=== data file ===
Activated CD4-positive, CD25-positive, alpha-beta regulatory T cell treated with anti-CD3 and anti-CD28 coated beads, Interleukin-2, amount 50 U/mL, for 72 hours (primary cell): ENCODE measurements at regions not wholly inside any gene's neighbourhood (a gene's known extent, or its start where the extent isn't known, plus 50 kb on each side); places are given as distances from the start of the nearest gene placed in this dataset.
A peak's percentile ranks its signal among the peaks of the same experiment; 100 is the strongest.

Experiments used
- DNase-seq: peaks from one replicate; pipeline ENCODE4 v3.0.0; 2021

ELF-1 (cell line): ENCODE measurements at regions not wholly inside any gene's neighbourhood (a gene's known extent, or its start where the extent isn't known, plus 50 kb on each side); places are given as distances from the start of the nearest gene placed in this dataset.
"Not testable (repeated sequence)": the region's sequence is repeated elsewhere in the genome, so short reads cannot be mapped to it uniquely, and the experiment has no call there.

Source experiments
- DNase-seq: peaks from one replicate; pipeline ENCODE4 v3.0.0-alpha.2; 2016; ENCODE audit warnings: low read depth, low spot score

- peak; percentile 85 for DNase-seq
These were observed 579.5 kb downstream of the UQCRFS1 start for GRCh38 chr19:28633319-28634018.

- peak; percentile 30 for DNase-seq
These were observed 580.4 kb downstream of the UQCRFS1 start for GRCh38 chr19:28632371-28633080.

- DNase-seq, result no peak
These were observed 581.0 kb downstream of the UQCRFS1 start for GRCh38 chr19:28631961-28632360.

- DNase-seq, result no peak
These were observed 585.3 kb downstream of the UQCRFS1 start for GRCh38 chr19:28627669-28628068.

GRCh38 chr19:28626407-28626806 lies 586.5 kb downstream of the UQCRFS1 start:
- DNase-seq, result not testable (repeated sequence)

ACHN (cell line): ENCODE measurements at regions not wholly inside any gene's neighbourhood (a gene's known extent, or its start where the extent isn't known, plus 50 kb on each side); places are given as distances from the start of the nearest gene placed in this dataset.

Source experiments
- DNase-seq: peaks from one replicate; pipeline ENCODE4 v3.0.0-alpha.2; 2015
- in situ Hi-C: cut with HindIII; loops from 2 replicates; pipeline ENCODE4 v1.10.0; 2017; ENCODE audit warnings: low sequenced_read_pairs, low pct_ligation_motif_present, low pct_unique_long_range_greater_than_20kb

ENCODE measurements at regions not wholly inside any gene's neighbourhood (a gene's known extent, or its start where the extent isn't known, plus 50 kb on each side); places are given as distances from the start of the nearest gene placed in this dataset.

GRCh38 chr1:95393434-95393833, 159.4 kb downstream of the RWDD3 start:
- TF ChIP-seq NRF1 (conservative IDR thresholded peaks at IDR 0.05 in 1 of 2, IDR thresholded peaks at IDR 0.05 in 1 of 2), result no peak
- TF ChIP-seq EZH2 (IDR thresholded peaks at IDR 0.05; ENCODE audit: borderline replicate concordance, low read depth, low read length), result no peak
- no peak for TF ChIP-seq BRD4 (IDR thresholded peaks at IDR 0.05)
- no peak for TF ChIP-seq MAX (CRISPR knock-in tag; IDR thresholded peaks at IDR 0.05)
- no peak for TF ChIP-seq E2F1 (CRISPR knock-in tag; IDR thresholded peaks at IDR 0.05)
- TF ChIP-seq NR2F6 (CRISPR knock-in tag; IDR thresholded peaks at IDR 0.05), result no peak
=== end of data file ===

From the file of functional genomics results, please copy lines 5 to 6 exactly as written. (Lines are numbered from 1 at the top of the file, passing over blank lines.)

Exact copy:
ELF-1 (cell line): ENCODE measurements at regions not wholly inside any gene's neighbourhood (a gene's known extent, or its start where the extent isn't known, plus 50 kb on each side); places are given as distances from the start of the nearest gene placed in this dataset.
"Not testable (repeated sequence)": the region's sequence is repeated elsewhere in the genome, so short reads cannot be mapped to it uniquely, and the experiment has no call there.